We both have a keen interest in the aerospace and defense industry, and given that our consulting lifestyles have us on airplanes most of the time, we're also naturally curious about what goes on behind the scenes. Listening to United's air traffic control channel, Channel 9, is fascinating and mesmerizing. Steve also can't get enough of Flight Control on his iPad.
So what does this have to do with supply chains? Try to imagine you're an air traffic controller working the Atlantic Corridor the day before Thanksgiving as an early winter storm bears down. (Or imagine you have more than 20 planes on your iPad screen and the collision alarm won't stop beeping.) That is a decent proxy for the complexity of managing a high-tech supply chain right now.
What we're talking about is managing risk. If you’ve ever read a company’s annual report (10-K) or quarterly earnings report (10-Q), you’ve probably seen the section about corporate risk disclosures. In the past, these disclosures often seemed canned and trite, being standard or generic items that didn’t warrant much attention. However, with all the volatility in the world today, the list of corporate risk disclosures is growing, according to new reports.
Investors are taking note of the need for foreign corporate risk management, and this is a good lesson for us supply chain professionals. Why us, in particular? Because the extended supply chain is where we can sense and try to mitigate risk. Supply chain professionals are increasingly the air traffic controllers of the high-tech world; they must gather data and information, react quickly, and try to make the best decisions possible.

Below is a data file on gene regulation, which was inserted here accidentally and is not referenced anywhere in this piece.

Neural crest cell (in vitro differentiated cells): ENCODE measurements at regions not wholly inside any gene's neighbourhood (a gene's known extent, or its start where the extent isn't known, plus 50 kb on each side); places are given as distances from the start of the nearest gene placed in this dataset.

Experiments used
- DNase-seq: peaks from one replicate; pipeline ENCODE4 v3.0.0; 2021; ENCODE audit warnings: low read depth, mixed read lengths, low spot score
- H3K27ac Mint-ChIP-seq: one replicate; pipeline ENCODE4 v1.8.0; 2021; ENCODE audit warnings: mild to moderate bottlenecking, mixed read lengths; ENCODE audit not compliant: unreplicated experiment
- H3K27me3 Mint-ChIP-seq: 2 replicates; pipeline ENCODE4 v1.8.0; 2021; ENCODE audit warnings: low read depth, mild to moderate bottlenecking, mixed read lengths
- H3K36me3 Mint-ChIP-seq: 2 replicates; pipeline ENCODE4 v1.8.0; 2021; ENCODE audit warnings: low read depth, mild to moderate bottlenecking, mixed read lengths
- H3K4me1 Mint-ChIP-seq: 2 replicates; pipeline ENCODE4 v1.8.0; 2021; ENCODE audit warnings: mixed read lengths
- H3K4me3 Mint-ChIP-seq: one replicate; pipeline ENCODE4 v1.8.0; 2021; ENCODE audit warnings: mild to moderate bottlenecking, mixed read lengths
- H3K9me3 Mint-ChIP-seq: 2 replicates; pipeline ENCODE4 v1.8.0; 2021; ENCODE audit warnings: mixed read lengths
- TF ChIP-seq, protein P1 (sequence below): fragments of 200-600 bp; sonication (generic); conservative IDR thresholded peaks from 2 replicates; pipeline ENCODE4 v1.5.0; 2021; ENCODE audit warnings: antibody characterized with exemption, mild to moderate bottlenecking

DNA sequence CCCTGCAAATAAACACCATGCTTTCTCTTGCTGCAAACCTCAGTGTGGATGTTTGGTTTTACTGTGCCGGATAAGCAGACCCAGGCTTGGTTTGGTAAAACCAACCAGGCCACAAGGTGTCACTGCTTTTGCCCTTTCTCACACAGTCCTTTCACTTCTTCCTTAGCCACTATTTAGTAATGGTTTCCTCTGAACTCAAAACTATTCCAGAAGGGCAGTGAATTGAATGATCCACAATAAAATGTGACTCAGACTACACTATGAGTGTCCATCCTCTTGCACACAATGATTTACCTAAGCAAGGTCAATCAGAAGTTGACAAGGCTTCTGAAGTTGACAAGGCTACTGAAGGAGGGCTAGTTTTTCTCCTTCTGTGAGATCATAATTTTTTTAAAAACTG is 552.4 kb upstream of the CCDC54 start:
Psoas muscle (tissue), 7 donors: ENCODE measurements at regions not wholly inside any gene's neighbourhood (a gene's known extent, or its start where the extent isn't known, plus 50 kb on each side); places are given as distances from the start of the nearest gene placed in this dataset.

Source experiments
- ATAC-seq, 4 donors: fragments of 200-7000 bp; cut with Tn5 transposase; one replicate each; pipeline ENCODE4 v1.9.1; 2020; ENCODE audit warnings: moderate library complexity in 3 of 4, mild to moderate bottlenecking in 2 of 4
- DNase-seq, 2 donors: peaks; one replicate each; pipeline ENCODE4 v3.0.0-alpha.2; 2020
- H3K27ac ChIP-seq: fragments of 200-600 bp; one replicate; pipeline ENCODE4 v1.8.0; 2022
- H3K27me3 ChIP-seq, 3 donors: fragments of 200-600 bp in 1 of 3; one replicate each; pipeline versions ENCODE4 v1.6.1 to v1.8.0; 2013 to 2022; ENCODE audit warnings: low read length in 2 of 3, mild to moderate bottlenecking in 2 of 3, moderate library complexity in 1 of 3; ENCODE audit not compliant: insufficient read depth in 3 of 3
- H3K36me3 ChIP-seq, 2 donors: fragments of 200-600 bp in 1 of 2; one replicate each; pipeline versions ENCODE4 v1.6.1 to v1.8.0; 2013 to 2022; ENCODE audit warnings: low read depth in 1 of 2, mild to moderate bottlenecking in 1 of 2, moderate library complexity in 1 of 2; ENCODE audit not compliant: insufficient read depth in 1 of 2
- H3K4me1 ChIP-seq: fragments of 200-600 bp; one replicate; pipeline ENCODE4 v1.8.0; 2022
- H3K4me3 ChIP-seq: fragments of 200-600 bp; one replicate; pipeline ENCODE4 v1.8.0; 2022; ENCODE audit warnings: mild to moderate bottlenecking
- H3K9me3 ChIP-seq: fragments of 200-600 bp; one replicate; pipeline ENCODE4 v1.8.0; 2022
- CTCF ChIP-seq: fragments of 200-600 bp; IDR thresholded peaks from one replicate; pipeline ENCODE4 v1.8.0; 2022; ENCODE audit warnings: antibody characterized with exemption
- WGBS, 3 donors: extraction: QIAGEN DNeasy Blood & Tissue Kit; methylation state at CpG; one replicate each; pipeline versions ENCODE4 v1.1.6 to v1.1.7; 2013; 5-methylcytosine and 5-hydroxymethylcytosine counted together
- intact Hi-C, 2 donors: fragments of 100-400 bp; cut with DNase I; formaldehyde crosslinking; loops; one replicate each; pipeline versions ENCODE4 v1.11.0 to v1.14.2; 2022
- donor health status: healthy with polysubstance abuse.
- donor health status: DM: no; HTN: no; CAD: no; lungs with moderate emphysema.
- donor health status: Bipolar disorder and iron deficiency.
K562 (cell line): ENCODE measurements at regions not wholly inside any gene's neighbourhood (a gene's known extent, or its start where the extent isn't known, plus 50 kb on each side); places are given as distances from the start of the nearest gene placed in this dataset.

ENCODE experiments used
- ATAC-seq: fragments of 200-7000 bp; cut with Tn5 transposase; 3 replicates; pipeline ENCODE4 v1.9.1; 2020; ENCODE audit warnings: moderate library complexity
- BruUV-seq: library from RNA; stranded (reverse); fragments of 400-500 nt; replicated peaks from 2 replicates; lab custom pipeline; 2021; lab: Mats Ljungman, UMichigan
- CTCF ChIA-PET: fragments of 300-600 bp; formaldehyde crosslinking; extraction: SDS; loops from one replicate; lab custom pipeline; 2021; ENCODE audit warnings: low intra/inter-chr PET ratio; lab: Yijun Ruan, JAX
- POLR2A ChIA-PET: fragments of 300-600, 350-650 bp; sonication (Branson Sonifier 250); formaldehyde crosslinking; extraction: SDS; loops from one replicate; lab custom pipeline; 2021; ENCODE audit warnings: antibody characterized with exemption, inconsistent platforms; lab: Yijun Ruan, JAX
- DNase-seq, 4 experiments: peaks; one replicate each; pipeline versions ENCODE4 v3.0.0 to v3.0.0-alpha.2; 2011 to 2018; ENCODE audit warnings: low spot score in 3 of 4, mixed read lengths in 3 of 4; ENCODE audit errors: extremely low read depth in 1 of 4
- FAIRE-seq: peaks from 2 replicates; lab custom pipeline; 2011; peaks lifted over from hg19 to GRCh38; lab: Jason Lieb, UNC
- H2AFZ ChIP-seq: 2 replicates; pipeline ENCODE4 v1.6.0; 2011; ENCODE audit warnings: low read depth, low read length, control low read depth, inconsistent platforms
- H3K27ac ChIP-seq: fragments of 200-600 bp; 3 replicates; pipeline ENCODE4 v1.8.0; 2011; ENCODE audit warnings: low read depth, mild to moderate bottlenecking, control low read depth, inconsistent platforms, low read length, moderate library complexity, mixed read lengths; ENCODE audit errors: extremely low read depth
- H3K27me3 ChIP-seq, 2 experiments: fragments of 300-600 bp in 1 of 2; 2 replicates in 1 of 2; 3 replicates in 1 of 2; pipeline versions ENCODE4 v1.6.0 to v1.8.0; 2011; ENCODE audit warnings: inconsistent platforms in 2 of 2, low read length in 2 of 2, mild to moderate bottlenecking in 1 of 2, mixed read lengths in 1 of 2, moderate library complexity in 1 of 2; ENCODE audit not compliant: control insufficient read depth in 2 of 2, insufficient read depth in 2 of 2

We’re faced with inflation risk and threats to supply chains, whether it's commodity prices or wage increases in China, Mexican cartel violence affecting manufacturing and transportation, or unrest in the Middle East threatening closures of the Suez Canal. These dynamics are incremental to the economic uncertainty that continues to exist in the marketplace. And supply chains continue to be at the mercy of the weather.
Balancing supply and demand, production planning, sourcing, and transportation scheduling have gotten much more complicated. Like Wall Street, supply chain management is taking a harder look at risk management. To manage this risk, supply chains need to embrace analytics, incorporate financial data for scenario-modeling, and understand business trade-offs. Supply chains also need hedging strategies to improve flexibility.
For example, dual-sourcing strategies can add capacity, and often lead time flexibility, but they also help to hedge against currency and cost fluctuations. There are financial hedging strategies in sourcing and procurement, such as buying futures contracts for steel, copper, corn, or fuel. Then there are operational hedging strategies, such as regularly adjusting production volumes across a manufacturing network to combat volatility with exchange rates, labor costs, or material prices.
Decision-making for your supply chain requires the skills of an air traffic controller. We're curious: What risks are you dealing with, and how are you managing them?